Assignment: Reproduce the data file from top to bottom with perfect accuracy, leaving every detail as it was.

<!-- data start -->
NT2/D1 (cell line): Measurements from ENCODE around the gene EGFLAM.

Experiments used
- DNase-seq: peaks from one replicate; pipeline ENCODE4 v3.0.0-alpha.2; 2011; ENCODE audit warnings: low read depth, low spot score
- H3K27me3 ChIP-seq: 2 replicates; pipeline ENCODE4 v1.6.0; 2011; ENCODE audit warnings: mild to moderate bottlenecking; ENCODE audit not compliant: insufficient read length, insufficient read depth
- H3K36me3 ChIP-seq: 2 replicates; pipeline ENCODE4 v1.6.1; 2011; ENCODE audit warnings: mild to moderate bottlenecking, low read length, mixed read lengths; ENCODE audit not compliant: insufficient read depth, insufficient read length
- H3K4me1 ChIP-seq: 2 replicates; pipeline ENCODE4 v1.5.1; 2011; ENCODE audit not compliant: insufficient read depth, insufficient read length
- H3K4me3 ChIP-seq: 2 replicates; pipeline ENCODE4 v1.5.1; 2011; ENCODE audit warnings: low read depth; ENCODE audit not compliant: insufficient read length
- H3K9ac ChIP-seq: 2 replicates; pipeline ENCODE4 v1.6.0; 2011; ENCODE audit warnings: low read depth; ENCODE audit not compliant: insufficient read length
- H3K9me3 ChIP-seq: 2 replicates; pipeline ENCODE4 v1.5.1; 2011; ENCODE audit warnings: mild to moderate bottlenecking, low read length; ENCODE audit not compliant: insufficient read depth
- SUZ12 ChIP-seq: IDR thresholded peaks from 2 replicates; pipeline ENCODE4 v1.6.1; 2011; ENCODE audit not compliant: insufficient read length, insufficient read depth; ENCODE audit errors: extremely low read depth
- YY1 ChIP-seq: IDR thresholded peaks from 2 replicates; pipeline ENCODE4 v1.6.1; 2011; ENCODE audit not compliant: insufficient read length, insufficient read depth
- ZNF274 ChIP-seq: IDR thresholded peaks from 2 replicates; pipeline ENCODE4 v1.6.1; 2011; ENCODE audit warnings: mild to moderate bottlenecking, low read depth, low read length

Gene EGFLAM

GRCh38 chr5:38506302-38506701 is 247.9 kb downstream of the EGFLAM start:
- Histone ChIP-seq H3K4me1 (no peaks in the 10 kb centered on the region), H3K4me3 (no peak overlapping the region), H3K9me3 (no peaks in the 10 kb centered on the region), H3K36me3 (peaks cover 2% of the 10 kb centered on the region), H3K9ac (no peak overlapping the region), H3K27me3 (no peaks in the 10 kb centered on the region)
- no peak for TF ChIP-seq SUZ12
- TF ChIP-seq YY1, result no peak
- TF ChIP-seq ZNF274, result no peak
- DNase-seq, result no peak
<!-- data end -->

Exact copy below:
NT2/D1 (cell line): Measurements from ENCODE around the gene EGFLAM.

Experiments used
- DNase-seq: peaks from one replicate; pipeline ENCODE4 v3.0.0-alpha.2; 2011; ENCODE audit warnings: low read depth, low spot score
- H3K27me3 ChIP-seq: 2 replicates; pipeline ENCODE4 v1.6.0; 2011; ENCODE audit warnings: mild to moderate bottlenecking; ENCODE audit not compliant: insufficient read length, insufficient read depth
- H3K36me3 ChIP-seq: 2 replicates; pipeline ENCODE4 v1.6.1; 2011; ENCODE audit warnings: mild to moderate bottlenecking, low read length, mixed read lengths; ENCODE audit not compliant: insufficient read depth, insufficient read length
- H3K4me1 ChIP-seq: 2 replicates; pipeline ENCODE4 v1.5.1; 2011; ENCODE audit not compliant: insufficient read depth, insufficient read length
- H3K4me3 ChIP-seq: 2 replicates; pipeline ENCODE4 v1.5.1; 2011; ENCODE audit warnings: low read depth; ENCODE audit not compliant: insufficient read length
- H3K9ac ChIP-seq: 2 replicates; pipeline ENCODE4 v1.6.0; 2011; ENCODE audit warnings: low read depth; ENCODE audit not compliant: insufficient read length
- H3K9me3 ChIP-seq: 2 replicates; pipeline ENCODE4 v1.5.1; 2011; ENCODE audit warnings: mild to moderate bottlenecking, low read length; ENCODE audit not compliant: insufficient read depth
- SUZ12 ChIP-seq: IDR thresholded peaks from 2 replicates; pipeline ENCODE4 v1.6.1; 2011; ENCODE audit not compliant: insufficient read length, insufficient read depth; ENCODE audit errors: extremely low read depth
- YY1 ChIP-seq: IDR thresholded peaks from 2 replicates; pipeline ENCODE4 v1.6.1; 2011; ENCODE audit not compliant: insufficient read length, insufficient read depth
- ZNF274 ChIP-seq: IDR thresholded peaks from 2 replicates; pipeline ENCODE4 v1.6.1; 2011; ENCODE audit warnings: mild to moderate bottlenecking, low read depth, low read length

Gene EGFLAM

GRCh38 chr5:38506302-38506701 is 247.9 kb downstream of the EGFLAM start:
- Histone ChIP-seq H3K4me1 (no peaks in the 10 kb centered on the region), H3K4me3 (no peak overlapping the region), H3K9me3 (no peaks in the 10 kb centered on the region), H3K36me3 (peaks cover 2% of the 10 kb centered on the region), H3K9ac (no peak overlapping the region), H3K27me3 (no peaks in the 10 kb centered on the region)
- no peak for TF ChIP-seq SUZ12
- TF ChIP-seq YY1, result no peak
- TF ChIP-seq ZNF274, result no peak
- DNase-seq, result no peak